Thursday, June 12, 2014

Consumer confidence and tourism

A Grogonomics post at Guardian Australia from ex Cairns resident Greg Jericho (aka @grogsgamut) is worth a look: Are Australians taking a break from overseas travel.
Australians’ consumer confidence may be down, but thus far our love of travelling overseas continues to grow. Held up by the high dollar, Australians continue to holiday overseas. The falling confidence may however be having an impact. The growth of Australians going overseas is lower now than it has been at any time since the GFC.
The growth of Australians holidaying overseas certainly has come off the boil from the heady days of 2010-2011, when the dollar was worth up to $US1.09 and the annual number of Australians going overseas grew by between 10%-20%.
Indeed for the first time this century, the number of international tourists coming to Australia is growing faster than is the number of Australians leaving these shores.
There are some good graphs and commentary there related to the recent post here at Loose Change on Tourism and the exchange rate.
Since 2000, and the Sydney Olympics, the importance of tourism in the economy has steadily declined. It is perhaps the industry most affected by the high dollar. And given just under 5% of all Australian workers are employed in tourism, it’s an industry where our travel choice has a direct impact.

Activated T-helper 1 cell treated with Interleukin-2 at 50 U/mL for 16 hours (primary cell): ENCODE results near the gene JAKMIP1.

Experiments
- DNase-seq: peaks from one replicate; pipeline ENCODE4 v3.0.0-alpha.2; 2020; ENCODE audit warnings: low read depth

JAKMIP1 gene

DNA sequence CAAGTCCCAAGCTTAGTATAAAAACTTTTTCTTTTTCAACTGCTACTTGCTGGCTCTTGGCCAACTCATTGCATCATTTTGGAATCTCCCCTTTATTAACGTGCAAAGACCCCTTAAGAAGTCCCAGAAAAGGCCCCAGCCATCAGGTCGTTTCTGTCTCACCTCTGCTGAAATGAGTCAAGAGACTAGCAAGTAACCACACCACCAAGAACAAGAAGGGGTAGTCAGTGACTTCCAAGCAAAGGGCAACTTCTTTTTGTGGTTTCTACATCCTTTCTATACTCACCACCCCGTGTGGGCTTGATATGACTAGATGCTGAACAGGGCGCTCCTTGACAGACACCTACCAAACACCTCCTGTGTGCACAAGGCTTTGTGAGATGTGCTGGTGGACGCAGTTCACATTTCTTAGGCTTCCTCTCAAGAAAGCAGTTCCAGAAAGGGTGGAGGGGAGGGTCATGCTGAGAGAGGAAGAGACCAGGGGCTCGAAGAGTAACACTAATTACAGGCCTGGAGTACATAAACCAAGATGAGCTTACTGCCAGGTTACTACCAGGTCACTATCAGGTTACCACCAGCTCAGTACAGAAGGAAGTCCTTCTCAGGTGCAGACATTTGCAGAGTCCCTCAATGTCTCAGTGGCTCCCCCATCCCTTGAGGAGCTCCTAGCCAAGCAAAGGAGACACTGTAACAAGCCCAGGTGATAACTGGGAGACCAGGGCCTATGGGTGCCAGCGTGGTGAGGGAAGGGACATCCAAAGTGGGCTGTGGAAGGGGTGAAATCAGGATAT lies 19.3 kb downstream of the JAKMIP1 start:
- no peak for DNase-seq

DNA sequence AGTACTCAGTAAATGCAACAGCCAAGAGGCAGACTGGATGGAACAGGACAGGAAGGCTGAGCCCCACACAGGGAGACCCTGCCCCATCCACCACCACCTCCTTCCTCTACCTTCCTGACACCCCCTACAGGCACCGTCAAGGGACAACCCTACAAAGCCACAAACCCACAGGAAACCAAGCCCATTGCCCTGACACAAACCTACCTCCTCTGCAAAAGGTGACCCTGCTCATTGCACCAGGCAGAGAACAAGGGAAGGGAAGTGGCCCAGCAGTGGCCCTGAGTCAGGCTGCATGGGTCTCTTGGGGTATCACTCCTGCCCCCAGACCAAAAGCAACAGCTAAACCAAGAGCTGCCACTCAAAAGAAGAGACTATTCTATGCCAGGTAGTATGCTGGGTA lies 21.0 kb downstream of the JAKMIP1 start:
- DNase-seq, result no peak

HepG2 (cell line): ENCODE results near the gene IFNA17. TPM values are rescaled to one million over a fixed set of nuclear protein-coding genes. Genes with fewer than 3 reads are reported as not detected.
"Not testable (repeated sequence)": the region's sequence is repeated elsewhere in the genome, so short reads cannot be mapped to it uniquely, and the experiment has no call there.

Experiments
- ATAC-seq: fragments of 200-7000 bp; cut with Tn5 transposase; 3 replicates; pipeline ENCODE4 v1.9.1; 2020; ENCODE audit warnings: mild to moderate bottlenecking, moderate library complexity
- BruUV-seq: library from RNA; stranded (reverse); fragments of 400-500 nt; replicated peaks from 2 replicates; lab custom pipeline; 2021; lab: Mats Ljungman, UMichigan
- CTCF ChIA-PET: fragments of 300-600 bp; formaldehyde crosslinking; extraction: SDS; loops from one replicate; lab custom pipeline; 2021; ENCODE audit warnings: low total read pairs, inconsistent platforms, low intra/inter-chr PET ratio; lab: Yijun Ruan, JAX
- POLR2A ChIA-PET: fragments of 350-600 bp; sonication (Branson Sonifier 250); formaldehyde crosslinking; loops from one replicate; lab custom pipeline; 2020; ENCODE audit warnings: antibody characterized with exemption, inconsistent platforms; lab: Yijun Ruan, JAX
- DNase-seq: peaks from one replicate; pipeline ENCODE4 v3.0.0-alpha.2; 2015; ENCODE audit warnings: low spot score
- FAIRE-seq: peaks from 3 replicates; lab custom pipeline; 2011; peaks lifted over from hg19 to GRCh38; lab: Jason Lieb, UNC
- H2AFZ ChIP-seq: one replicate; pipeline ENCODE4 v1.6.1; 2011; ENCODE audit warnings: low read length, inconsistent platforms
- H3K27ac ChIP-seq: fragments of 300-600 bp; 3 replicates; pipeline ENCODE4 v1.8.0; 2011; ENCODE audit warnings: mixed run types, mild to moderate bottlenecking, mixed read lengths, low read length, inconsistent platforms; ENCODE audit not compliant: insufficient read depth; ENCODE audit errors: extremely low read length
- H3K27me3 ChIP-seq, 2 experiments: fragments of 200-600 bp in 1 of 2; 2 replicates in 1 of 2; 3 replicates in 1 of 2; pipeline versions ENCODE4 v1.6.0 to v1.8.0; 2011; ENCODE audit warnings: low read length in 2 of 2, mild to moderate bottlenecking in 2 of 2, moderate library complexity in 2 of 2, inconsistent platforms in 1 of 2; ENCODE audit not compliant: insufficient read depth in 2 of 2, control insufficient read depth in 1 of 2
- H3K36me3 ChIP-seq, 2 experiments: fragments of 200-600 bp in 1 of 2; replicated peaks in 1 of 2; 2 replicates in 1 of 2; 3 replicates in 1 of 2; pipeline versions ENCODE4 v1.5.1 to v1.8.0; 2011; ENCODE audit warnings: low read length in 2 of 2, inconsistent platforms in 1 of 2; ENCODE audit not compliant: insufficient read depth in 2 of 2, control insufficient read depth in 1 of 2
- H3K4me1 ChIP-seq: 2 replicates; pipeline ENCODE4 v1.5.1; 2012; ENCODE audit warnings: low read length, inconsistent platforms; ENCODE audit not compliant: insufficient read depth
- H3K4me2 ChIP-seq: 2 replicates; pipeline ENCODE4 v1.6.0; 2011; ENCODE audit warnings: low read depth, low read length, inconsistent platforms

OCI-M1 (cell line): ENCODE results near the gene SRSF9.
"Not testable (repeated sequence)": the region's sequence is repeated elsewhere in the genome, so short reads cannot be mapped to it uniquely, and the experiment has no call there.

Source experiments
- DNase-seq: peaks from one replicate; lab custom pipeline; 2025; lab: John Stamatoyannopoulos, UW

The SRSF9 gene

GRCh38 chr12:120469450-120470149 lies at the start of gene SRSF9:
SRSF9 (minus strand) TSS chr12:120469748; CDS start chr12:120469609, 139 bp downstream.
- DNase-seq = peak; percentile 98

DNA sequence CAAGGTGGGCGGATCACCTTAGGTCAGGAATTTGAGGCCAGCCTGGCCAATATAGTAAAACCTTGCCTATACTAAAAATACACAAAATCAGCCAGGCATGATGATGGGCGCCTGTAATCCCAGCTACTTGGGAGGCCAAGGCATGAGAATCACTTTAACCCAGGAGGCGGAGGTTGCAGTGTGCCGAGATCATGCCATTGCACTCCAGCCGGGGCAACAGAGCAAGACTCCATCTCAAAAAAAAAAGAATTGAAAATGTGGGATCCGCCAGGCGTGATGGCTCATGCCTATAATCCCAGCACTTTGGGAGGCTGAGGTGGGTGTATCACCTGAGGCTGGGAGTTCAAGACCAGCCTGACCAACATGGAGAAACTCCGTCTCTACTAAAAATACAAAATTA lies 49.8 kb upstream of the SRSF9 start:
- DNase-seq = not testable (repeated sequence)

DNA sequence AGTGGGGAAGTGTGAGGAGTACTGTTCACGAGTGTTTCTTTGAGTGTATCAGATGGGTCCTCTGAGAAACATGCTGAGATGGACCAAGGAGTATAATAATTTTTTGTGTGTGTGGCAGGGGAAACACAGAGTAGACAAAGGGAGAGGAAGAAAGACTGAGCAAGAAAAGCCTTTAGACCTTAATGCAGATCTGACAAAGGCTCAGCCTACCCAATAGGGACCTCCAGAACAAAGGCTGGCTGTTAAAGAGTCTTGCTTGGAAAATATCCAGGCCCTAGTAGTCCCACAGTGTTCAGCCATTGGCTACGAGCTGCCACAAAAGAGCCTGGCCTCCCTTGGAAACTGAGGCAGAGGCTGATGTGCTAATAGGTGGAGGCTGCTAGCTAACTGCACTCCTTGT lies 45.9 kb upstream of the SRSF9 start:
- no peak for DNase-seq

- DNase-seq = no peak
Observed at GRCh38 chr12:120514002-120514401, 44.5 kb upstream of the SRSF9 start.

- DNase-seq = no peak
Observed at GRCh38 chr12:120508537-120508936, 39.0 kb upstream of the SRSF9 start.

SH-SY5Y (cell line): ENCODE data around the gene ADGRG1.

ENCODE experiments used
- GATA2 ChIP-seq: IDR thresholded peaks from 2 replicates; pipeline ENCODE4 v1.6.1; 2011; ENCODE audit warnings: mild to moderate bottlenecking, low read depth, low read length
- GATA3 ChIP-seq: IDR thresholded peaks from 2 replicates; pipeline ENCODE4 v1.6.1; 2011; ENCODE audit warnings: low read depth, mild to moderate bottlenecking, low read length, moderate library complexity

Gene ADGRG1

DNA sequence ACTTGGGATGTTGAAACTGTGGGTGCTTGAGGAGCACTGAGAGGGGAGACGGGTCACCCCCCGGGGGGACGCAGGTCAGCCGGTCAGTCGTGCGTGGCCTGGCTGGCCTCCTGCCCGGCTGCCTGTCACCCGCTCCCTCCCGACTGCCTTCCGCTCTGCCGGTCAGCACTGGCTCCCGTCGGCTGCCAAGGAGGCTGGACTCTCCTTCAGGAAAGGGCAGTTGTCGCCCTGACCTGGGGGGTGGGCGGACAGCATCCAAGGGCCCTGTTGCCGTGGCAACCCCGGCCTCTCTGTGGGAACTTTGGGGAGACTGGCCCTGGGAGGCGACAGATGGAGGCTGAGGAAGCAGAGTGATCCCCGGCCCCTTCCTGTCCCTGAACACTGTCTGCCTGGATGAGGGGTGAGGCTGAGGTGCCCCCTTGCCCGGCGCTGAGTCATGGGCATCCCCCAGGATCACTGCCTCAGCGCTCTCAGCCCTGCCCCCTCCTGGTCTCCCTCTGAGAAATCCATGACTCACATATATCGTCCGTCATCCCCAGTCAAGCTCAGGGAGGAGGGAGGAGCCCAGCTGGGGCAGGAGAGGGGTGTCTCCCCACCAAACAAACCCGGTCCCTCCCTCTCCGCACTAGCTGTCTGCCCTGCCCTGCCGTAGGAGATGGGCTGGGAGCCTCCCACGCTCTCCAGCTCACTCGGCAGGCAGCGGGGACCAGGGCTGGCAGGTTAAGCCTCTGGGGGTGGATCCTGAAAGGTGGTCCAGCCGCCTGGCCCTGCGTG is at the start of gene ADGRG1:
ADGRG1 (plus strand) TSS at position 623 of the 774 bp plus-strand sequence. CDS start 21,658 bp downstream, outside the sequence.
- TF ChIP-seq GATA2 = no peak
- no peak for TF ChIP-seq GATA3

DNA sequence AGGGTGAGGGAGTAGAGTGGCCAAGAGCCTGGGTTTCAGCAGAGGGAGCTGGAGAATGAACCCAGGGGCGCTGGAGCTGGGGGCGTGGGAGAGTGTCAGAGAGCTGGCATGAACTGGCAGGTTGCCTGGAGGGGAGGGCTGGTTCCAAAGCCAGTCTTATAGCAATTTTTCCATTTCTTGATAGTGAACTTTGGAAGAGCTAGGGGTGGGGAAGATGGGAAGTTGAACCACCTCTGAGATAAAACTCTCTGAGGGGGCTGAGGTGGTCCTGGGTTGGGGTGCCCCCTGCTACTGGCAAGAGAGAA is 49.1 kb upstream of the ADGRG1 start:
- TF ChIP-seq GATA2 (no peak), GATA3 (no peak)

It would be ironic if falling consumer confidence causes more Australians to holiday at home rather than abroad, and thus actually help the economy.
Consumer sentiment surveys have been weaker recently and particularly since the Federal budget in May. Flight Centre issued a profit warning this week: Consumer slowdown in May forces Flight Centre to trim growth goal
Flight Centre managing director Graham Turner said trading conditions for domestic leisure slowed eight weeks ago and the timing of an upturn was impossible to predict.
“This slowdown in (Australian leisure business) growth was most evident in May and corresponded with the widely reported decline in consumer confidence in Australia,” Mr Turner said.
“While demand often rebounds quickly after a short-term downturn in the leisure market, conditions are uncertain and it is obviously impossible to predict the time frame for recovery.”
It will be interesting in coming months to watch any impact on tourism and travel trends associated with the weakness in consumer confidence and people stay closer to home. It also looks like the capacity war between Qantas and Virgin may be coming to an end with suggestions of higher average airfares ahead.

Previous posts: The Oprah Winfrey tourism recession

1 comment:

  1. A very warm autumn and start to winter down south could also keep people from coming north.

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